How many of us could care less if we never heard another word about the Kardashians?
But, when a reality TV show is based upon making celebrities of those who achieve prominence by flouting the law it is doubly bad.
When a local media outlet glorifies a former resident for achieving celebrity by rising to the top echelon of such criminals, it is thrice cursed.
Such is the case with an article in today’s Southbridge Evening News authored by Amanda Collins.
The article chronicles the dubious rise to celebrity status of Jose Rivera, a former Southbridge resident. He has been featured on a Discovery Channel reality series titled Street Outlaws.
The program “takes a driver’s seat view into the world of illegal street racing” according to the article.
Since the practice is illegal, reliable statistics are difficult to come by. The last substantial report on illegal street racing by the National Highway Traffic Safety Administration provided the following results:
· In 2001, the National Highway Traffic Safety Administration (NHTSA) reported that police listed street racing as a factor in 135 fatal crashes. The total was up from 72 street-racing-related fatalities reported in 2000.
· According to the California Office of Traffic Safety, more than 800 citations for illegal street racing were issued in 2001.
· In San Diego, where the street racing problem has been termed "epidemic," 16 deaths and 31 injuries were directly related to illegal street racing in 2001. The city's attorney's office prosecuted 147 illegal street racing cases in 1999, 161 in 2000, and 290 in 2001.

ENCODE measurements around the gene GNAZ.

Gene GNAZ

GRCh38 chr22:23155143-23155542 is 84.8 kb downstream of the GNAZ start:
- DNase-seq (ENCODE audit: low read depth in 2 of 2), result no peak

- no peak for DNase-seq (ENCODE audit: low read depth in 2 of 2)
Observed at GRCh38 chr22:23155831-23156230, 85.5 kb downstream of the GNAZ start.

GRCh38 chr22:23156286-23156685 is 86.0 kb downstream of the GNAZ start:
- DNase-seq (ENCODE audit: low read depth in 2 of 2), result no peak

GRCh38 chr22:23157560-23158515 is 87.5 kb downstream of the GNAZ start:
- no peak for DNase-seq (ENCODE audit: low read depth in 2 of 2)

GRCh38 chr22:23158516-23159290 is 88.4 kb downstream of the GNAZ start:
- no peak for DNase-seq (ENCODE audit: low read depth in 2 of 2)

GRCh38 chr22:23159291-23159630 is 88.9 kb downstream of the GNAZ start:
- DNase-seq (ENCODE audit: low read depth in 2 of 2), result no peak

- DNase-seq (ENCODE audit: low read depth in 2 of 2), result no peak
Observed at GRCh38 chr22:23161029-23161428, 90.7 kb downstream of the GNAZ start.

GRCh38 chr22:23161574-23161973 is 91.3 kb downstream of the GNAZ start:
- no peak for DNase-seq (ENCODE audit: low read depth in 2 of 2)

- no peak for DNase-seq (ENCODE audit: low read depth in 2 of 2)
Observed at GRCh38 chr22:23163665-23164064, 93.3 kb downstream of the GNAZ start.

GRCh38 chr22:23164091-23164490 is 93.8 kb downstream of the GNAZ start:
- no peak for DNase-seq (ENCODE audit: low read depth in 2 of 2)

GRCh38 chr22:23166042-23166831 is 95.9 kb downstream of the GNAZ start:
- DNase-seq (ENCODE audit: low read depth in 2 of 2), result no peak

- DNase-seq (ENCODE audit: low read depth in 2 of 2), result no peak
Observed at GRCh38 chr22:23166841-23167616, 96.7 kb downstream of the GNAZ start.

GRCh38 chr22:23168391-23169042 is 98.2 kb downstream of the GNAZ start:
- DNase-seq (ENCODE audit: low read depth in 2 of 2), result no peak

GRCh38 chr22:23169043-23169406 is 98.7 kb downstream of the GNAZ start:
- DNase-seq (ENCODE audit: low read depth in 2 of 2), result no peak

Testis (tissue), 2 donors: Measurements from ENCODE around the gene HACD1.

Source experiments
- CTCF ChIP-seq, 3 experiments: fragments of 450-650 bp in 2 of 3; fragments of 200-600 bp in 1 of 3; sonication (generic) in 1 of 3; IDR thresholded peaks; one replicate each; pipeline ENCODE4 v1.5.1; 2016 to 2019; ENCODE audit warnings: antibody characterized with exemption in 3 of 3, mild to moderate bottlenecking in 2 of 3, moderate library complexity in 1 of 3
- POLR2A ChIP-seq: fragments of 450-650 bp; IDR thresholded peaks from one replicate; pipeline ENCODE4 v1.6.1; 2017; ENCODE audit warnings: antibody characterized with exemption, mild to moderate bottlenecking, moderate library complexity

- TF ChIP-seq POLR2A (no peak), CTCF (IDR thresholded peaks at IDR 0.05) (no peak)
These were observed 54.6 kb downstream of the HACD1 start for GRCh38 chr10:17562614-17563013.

· In Florida in 2001, 7,216 citations were issued for racing on the highway.
· In 1999, the Florida Department of Highway and Safety for Motor Vehicles reported 28 accidents related to illegal street racing, with 2 fatalities and 27 injuries. In 2000, the agency reported 39 racing accidents, with 1 fatality and 55 injuries. In 2002, there were 48 racing accidents, 1 fatality, and 60 injuries.
· According to the NHTSA, motor vehicle accidents are the leading cause of death for people between the ages of 16 and 20.
· The Insurance Institute for Highway Safety says 5,749 teens died in the United States from motor vehicle crash injuries in 1999.
· Nationwide statistics show that 49 people are injured for every 1,000 who participate in illegal street racing.
In 2008 Fox News reported Street Racing Deaths Are on the Rise, But Tradition Is Thriving.
The devastating trend has been encouraged in recent years by the popularity of the “Fast And Furious” movie franchise.
Despite this, and in a community where the number of “at risk” youth is a paramount issue, the local newspaper has chosen to promote an illegal street racer as some kind of role model.
Rivera moved to the Oklahoma City area in 2005, where he said in the world of street racing, you’re nobody if you’re not on “The List.” Only the 10 best street racers make the cut, and if you want to move up a notch, you have to challenge someone who’s ranked, and win. The reality show chronicles the high stakes competition.
“In Okalahoma City, racing has been really big underground,” explained Rivera. “I’ve been into it for 12 to 14 years, and when I got the call about the show, I knew it was a once-in-a-lifetime opportunity.”
As if this were not bad enough however, there is the indication that this questionable path to notoriety has the implicit endorsement of a local law-enforcement-related program.
Rivera was part of the Southbridge Police Department’s Cops N Kids program when it was first initiated by Officer Rosa more than 15 years ago.
He and his wife Christina and their 15-month-old daughter Gianna will be heading back the area this summer for the Cops N Kids car show, bringing the now famous Mustang with him.
Maybe I’m just getting old. Somehow, though, I feel that this is just not right. That feeling is apparently shared by Oklahoma City police.